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Appeals court overturns drug conviction under Good Samaritan law

On June 8, it was reported that a Florida man who was convicted on drug possession charges had the conviction overturned under the state’s “Good Samaritan” law. This law, which was passed in 2012, protects individuals from prosecution for drug-related charges if they seek medical assistance for others who overdose as long as they are acting in “good faith.”

The man and two of his friends were using heroin in December 2016 when one of the friends suffered an overdose and suddenly stopped breathing. The man called emergency services and used the instructions provided by the 911 operator to offer aid until help arrived. However, the appeals court argued that the man had initially refused to allow entry for the first responders and that he had left the overdosed woman briefly unattended. While the woman did survive, the man was eventually charged with the possession of both heroin and marijuana that were seized from the home.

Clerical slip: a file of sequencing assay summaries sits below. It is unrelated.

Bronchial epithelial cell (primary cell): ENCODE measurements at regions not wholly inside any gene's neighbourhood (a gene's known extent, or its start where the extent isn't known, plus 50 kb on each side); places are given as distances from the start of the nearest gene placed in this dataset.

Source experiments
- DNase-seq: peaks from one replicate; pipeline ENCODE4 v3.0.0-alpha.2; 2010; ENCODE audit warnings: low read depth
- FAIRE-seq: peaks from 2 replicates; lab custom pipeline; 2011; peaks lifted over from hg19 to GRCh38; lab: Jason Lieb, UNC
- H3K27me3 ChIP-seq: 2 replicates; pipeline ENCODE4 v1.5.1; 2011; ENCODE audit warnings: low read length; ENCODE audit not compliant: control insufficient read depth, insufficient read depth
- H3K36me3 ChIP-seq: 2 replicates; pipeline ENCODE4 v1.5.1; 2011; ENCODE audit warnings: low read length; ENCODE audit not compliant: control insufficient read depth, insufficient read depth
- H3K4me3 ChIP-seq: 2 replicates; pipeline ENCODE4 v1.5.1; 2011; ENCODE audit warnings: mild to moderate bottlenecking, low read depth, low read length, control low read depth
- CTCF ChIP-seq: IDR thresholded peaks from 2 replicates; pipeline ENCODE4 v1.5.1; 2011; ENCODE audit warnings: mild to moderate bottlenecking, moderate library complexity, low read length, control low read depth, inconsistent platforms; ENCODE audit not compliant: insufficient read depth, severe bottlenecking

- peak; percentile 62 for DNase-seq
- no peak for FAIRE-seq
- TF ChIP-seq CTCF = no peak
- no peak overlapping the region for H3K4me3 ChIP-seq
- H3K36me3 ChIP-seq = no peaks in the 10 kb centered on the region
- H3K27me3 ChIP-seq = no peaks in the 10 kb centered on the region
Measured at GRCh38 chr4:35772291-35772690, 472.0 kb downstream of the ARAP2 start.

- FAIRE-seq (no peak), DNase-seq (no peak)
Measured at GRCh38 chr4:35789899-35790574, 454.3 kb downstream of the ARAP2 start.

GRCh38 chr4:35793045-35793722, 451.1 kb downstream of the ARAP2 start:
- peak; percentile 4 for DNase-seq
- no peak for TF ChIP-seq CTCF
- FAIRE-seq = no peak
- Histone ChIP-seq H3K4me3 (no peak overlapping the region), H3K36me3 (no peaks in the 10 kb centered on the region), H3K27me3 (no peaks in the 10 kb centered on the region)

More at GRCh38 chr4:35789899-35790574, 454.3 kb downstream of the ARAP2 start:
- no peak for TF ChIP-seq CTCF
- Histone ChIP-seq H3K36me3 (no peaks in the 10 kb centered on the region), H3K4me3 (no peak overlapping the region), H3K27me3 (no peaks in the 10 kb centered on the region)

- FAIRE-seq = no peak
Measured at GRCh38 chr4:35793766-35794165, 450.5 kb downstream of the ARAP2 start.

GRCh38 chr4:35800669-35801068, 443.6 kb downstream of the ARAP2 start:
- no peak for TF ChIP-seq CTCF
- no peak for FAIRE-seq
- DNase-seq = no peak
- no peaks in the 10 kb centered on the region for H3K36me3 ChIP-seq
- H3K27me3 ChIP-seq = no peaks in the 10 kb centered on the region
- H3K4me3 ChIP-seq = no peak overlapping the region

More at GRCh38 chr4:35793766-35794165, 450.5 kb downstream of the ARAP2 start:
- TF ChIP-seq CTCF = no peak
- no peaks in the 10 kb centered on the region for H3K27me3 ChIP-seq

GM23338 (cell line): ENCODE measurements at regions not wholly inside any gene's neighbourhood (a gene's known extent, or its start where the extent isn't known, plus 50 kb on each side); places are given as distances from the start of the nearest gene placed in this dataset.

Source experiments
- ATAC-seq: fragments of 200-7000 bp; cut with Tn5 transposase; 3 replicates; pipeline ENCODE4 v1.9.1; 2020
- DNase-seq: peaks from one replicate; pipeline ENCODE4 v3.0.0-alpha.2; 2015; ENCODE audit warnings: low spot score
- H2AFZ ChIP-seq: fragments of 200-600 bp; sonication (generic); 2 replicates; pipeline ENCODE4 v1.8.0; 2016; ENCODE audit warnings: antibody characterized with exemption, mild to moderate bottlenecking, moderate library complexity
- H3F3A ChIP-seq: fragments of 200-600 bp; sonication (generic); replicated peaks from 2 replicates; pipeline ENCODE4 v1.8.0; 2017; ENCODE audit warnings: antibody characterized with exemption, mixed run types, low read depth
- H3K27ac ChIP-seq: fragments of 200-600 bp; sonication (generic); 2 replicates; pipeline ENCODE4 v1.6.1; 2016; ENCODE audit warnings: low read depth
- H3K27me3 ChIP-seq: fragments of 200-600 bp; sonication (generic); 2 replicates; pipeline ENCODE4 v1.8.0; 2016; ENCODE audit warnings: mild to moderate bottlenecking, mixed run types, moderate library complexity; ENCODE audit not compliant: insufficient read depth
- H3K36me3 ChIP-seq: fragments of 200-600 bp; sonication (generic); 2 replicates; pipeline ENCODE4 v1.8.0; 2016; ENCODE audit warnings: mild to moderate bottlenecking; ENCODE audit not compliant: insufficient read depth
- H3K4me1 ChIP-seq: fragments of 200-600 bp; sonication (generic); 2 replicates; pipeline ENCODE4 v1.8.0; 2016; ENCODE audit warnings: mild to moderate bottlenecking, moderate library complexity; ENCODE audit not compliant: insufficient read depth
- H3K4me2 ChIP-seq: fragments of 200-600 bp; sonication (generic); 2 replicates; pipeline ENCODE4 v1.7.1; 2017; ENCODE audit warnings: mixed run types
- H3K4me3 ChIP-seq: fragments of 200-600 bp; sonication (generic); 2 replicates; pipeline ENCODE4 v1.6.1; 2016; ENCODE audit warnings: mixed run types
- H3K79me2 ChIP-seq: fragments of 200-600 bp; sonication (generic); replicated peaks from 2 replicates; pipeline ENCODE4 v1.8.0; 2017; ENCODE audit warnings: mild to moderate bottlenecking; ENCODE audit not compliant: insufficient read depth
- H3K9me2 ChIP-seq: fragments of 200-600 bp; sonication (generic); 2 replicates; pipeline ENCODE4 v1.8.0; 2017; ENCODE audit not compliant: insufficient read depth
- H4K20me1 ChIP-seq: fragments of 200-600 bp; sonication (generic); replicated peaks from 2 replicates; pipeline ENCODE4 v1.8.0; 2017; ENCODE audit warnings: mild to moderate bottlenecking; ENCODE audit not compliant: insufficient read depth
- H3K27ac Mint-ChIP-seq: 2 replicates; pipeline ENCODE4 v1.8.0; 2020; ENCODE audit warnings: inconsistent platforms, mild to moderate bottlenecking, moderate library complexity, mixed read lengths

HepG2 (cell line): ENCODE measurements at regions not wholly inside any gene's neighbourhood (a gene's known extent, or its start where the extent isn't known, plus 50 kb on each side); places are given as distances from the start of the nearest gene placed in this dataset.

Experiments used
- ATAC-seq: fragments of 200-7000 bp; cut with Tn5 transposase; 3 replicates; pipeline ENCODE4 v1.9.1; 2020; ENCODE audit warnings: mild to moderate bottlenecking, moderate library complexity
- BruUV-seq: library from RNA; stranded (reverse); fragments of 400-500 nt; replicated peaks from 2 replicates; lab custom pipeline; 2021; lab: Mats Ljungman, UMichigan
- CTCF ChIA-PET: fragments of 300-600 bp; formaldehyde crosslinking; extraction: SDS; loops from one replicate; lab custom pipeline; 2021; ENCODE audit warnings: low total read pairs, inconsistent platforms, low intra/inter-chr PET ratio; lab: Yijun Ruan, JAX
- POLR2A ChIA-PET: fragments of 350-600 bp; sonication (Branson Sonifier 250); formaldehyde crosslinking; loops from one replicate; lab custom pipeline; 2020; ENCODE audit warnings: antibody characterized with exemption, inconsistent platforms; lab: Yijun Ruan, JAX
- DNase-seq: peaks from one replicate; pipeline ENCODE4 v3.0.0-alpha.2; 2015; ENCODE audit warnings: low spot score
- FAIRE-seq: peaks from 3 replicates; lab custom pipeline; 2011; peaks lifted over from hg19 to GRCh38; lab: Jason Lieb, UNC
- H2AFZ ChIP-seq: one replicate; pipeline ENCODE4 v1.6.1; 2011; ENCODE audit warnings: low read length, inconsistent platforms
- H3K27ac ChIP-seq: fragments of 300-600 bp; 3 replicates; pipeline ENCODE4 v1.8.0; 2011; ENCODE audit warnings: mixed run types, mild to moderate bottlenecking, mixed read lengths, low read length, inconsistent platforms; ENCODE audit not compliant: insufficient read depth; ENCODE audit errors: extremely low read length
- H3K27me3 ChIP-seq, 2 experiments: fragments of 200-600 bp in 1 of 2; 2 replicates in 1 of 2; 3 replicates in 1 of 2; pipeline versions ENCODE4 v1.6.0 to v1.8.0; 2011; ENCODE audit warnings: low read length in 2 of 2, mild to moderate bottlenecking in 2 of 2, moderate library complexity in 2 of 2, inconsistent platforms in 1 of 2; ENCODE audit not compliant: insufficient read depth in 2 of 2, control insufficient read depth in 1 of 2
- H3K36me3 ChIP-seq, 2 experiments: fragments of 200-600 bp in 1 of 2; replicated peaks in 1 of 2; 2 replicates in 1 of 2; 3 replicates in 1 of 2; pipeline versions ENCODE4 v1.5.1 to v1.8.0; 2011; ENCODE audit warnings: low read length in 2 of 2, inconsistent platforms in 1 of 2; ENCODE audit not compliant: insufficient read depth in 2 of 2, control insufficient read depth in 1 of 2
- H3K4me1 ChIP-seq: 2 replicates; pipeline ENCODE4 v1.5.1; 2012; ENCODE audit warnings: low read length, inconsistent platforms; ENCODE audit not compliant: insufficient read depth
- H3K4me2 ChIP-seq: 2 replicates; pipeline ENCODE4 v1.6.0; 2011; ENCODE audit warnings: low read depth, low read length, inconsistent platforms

Initially, the man had sought to have the charges dismissed under the 2012 “Good Samaritan” law. However, the dismissal was rejected by a Duval County circuit judge. The man ultimately pleaded guilty to the charges but appealed the decision. The appeals court overturned the decision, saying that the man met the law’s “good faith” purpose.

Those who are convicted on drug charges, such as possession of heroin, could face serious consequences, including jail time. However, there are a few defense strategies a criminal law attorney may utilize. In some cases, legal counsel could provide proof that any drugs that were found did not belong to the accused person. If the defendant is convicted, the attorney may appeal the decision, especially if the person may potentially be protected under a “Good Samaritan” law.